- This is the first time that one has been caught on camera 'properly' in Africa for 100 years.
- After learning that several had been spotted in the Laikipia area of Kenya - the only area thought to have black leopards in all of Africa - Burrard-Lucas decided to investigate further and set up an expedition this January.
- The last time a black leopard was properly photographed in Africa was in 1909 in Ethiopia.
An ultra-rare black panther has been sighted for the first time in 100 years in Kenya.
The creature - which almost has a mythical status - was captured by British wildlife photographer Will Burrard-Lucas, 35, while it was prowling around the plains of Kenya in the dead of night with a full moon looming above.
This is the first time that one has been caught on camera 'properly' in Africa for 100 years.
Its wide eyes can be seen looking eagerly for prey, while leopard-like spots can vaguely be seen on its sooty coat, which is the result of melanism.
This genetic variation, the opposite of albinism, results in an excess of dark pigmentation.
After learning that several had been spotted in the Laikipia area of Kenya - the only area thought to have black leopards in all of Africa - Burrard-Lucas decided to investigate further and set up an expedition this January.
Working in collaboration with biologists from San Diego Zoo in the area, he went about installing camera traps in a well-protected area where the black leopard was rumoured to frequent.
He used specialist equipment including wireless motion sensors, high-quality DSLR cameras and two to three flashes.
"As far as I know none of these leopards has never been photographed properly in Africa before... So I’ve left the cameras for a few days and now I’m heading back to see if I’ve got anything," Burrard-Lucas said in a video documenting his photography expedition.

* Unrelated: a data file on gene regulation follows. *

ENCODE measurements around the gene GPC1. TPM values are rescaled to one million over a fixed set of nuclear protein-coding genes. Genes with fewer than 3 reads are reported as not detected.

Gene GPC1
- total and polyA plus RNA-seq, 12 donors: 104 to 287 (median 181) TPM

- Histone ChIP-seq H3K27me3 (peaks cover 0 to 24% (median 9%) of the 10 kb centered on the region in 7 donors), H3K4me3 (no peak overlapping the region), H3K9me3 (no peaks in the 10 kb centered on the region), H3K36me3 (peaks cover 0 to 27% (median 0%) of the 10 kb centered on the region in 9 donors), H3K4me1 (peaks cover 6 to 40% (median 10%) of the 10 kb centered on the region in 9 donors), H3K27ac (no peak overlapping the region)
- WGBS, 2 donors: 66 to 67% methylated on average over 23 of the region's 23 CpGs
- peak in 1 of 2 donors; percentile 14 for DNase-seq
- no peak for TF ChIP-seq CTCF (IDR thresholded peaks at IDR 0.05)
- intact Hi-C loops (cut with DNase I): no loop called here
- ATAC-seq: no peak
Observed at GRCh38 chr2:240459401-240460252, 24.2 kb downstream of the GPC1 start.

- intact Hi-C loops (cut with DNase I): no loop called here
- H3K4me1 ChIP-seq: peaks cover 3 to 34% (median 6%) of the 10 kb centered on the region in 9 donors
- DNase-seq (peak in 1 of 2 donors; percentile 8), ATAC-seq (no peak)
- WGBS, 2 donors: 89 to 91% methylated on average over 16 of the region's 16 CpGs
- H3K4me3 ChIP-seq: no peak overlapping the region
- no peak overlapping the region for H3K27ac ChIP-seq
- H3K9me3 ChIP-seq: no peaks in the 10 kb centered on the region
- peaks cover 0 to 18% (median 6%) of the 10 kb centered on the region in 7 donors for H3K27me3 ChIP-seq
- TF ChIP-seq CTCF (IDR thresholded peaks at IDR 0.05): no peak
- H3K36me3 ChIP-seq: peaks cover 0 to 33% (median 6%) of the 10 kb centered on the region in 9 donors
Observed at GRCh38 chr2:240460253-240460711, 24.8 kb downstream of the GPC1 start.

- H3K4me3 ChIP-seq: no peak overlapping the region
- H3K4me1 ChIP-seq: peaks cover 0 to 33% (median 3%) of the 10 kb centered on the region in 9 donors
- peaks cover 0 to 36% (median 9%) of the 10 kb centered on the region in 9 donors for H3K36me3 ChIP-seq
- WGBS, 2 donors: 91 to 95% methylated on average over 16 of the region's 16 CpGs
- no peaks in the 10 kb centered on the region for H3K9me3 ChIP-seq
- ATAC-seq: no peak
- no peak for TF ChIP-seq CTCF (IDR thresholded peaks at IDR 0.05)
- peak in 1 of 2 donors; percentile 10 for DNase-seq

The Brit said he couldn't believe it when he returned to one of the traps one day and saw a black leopard staring back at the camera lens.
“I can’t believe it really. I think when I started this project I didn’t actually think I was going to be able to achieve a shot of a black leopard in Africa but that it is exactly what is here on the back of my camera. Just the most stunning, spectacular creature I think I’ve ever photographed!’
The last time a black leopard was properly photographed in Africa was in 1909 in Ethiopia. The image is stored at the National Museum of Natural History in Washington DC.
“We had always heard about black leopard living in this region, but the stories were absent of high-quality footage that could confirm their existence.
“This is what Will's photos and the videos on our remote cameras now prove, and are exceptionally rare in their detail and insight,” said Nicholas Pilfold PhD, a biologist with San Diego Zoo Global, who is currently researching leopards at Laikipia's Loisaba Conservancy and who captured the black leopard on video over the period of a year.
Black leopards are usually associated with dense forests where their dark colouration is thought to help them hide in the shadows.
Most recorded sightings of black leopards have therefore been in the forests of Asia.
A subadult female black leopard was sighted on February 16, February 28, March 11, March 15 and April 14, 2018, at five different camera locations'.
The black leopard can also be referred to as a black panther because this is an umbrella term that simply refers to any big cat that has a black coat.
Published in January in the African Journal of Ecology, these photos represent the first scientific documentation of such a creature in Africa in nearly a century.